Leaving America for his first Dutch film in over 20 years is Basic Instinct director Paul Verhoeven. Black Book is great fun, an old-fashioned war movie in parts, but with deep undercurrents about fugitive Jews, the Resistance, collaborators and the messy politics of war. This being Verhoeven, there's lots of sex and a scene in which the extremely attractive star (Carice van Houten) dyes her pubic hair blond. That aside, hers is a star-making performance, putting even Scarlett in the shade.
The festival on Wednesday honored avant-garde American film director David Lynch with the Golden Lion for Lifetime Achievement.
The award was presented ahead of the screening of his latest film, Inland Empire. The movie, an experimental thriller starring Jeremy Irons and Laura Dern about a woman who gets mixed up in a mystery, is out of competition in the 63rd edition of the festival, which runs until tomorrow.
“Every film is like going into a new world, going into the unknown. But you should be not afraid of using your intuition, and feel and think your way through,” Lynch said of his latest movie, which features largely improvised dialogues and took more than two years to complete.
Lynch's masterpieces include Eraserhead (1977), The Elephant Man (1980), Blue Velvet (1986) and Mulholland Drive (2001). His Wild at Heart (1990), starring Nicolas Cage and Laura Dern, won the Palme d'Or at Cannes.
In a statement, organizers said they were rewarding the 60-year-old director for his “visionary and disturbing style” that has made him “one of the directors who has most strongly influenced our contemporary imagination” and who is now considered “the father of independent new filmmaking in the US.”
Earlier in the week, critics and the public were bowing and curtseying both before Stephen Frears's movie The Queen and leading lady Helen Mirren in the title role.
Mirren's portrayal of Queen Elizabeth II as she is forced to abandon her English stiff upper lip to meet the demands of a nation mourning the loss of Diana is both funny and touching.
“I thought it was a great film,” said Lee Marshall, film critic for Screen International. “It's commercially smart because clearly it is a subject anyone, anywhere in the world knows about and they do it in an irreverent and charming way.”
The two other early front-runners among 21 films in the main competition are French filmmaker Alain Resnais's Private Fears in Public Places and Mexican director Alfonso Cuaron's Children of Men.
African-American entertainer Dooley appeared on local television show Super Entourage (小明星大跟班) a few weeks ago and was told by the crew that they wanted to do a skit in blackface. Dooley, whose real name is Matthew Candler, tells the Taipei Times that Super Entourage wanted to perform a rendition of the wildly popular “Ghana Coffin Dance,” a meme that has taken the world by storm. Instead, he showed them videos about the racist origins of blackface and slavery in America, and they agreed to drop the makeup. “[I told them] about the history [behind blackface] and [said] you decide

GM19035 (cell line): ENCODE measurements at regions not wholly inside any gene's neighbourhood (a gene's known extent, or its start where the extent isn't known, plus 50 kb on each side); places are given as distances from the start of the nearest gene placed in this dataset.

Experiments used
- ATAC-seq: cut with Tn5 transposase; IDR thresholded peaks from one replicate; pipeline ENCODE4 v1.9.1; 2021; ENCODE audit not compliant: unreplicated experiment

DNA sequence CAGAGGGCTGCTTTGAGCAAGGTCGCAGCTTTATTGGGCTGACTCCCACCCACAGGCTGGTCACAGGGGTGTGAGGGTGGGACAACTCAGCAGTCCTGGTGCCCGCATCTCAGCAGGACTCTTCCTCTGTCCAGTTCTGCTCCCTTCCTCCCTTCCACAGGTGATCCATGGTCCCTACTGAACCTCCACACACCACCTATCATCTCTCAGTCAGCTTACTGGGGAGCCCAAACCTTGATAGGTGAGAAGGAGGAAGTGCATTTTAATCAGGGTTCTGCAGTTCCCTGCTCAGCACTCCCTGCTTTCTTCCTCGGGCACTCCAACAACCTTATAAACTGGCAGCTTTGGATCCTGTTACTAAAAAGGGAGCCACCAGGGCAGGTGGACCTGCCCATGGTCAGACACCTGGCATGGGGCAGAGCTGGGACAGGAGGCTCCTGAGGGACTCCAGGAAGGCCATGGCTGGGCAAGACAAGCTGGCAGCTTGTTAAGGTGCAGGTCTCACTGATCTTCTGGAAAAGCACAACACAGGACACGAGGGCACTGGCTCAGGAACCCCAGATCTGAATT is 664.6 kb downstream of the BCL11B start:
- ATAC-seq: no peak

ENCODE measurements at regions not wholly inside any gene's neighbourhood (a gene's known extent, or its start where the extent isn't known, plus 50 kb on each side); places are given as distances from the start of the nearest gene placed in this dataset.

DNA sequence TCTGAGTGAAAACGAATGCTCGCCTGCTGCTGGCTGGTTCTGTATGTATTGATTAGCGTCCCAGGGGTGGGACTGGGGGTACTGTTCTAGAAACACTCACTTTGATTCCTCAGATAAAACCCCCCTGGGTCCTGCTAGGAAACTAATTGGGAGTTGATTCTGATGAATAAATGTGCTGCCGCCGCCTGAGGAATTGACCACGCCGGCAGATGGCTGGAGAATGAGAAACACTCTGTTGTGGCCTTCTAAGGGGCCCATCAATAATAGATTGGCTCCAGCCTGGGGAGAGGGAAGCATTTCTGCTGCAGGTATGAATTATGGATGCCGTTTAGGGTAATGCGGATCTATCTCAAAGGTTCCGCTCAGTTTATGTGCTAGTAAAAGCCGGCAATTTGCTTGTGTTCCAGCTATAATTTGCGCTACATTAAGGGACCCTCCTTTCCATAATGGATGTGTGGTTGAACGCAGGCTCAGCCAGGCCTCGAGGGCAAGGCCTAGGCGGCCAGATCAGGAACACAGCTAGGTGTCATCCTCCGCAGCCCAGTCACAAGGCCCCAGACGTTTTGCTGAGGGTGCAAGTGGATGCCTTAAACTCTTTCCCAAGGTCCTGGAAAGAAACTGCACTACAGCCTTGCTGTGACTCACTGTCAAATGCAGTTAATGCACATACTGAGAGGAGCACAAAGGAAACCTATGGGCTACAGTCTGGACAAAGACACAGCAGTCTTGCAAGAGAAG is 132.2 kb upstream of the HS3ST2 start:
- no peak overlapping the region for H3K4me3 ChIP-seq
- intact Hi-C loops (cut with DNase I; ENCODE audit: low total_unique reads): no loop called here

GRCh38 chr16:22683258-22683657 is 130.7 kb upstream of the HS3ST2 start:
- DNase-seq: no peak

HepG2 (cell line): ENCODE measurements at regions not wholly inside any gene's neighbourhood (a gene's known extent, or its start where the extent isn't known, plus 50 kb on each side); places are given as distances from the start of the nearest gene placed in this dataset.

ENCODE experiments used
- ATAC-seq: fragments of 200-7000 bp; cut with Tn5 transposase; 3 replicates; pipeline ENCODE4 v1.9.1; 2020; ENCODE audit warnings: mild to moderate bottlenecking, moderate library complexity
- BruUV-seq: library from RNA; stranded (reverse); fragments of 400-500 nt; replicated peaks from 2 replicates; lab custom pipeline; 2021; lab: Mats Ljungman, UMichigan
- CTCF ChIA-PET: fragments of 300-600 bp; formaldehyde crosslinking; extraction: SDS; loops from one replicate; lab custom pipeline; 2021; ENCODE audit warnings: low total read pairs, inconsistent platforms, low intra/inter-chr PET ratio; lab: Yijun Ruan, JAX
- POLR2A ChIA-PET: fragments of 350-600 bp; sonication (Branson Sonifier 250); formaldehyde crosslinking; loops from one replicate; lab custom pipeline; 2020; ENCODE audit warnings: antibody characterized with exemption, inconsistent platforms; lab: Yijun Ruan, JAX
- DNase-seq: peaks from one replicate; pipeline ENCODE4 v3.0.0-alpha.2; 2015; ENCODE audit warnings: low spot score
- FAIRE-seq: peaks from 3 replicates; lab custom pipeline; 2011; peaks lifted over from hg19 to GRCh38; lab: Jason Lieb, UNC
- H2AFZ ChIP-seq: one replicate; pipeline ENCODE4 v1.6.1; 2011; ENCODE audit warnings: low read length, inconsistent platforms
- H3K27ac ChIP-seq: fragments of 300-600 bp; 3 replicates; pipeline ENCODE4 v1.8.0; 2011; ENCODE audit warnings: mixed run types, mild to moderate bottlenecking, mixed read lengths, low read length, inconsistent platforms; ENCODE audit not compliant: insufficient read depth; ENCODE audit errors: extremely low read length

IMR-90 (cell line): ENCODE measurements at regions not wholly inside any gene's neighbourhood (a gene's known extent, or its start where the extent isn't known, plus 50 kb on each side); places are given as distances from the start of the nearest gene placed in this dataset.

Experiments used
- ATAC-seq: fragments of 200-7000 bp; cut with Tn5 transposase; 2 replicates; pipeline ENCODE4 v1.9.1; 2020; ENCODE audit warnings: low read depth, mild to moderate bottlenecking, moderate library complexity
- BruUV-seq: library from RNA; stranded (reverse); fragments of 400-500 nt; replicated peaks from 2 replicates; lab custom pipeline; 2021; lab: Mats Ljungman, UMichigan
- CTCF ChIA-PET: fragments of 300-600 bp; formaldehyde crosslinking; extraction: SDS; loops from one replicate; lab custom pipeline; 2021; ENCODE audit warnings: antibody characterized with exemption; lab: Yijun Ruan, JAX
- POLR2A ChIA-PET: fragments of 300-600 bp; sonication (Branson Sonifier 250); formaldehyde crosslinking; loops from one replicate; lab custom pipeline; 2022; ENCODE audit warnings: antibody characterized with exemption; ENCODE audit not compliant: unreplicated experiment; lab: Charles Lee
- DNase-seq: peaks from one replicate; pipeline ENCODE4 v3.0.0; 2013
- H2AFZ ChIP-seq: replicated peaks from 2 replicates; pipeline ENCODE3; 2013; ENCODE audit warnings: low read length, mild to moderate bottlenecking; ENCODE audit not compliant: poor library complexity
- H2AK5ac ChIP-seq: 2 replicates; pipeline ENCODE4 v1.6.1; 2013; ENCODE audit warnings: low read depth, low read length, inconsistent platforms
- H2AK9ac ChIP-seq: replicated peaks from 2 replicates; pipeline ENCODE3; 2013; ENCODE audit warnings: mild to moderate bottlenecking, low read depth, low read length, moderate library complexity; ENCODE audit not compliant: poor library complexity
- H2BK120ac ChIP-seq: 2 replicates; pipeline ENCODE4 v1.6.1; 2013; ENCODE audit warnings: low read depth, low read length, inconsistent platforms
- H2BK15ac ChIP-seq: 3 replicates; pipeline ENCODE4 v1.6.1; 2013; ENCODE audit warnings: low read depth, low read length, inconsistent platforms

June 1 to June 7 In February 1988, Robert Wu (吳清友) set aside NT$17.5 million to purchase two Henry Moore sculptures from London’s Marlborough Gallery. He never bought the pieces. Feeling slighted that the gallery manager initially looked down on him as a Taiwanese, he decided that night to use the money to open his own art space back home. “Without selling any art, that money could support the gallery for four years. If I feature one artist per month, that provides a stage for at least 100 artists,” Wu said in the book Eslite Time (誠品時光) by Lin Ching-yi (林靜宜).
With listicles of local attractions including Costco and numerous children’s playgrounds, I was not expecting much. Opened on Jan. 31, the Taipei MRT’s Circular Line, or Yellow Line, made life in the nation’s capital even more convenient. But judging from Internet search results, it hasn’t opened up many new tourism opportunities, unsurprising as the route mostly crosses densely populated areas and industrial parks. Places like a sports stadium with rainbow colored bleachers perfect for Instagram selfies wouldn’t do it for me either, and it’s pointless to list attractions at the connecting stops that have existed for years. As a history nerd, there
The morning after the ride, my hands ached in a way I’d never before experienced, and my palms looked slightly bruised. Flexing my fingers as I waited for my coffee to cool down, I knew exactly which part of the previous day’s excursion had done this to me. As the go-to-work rush hour ebbed, I’d set off inland on my 125cc scooter. I took Provincial Highway 20 as far as Tainan City’s Yujing District (玉井). From there, I took Provincial Highway 3 into Nansi District (楠西). The route I’d planned would take me past the eastern side of Zengwen Reservoir (曾文水庫)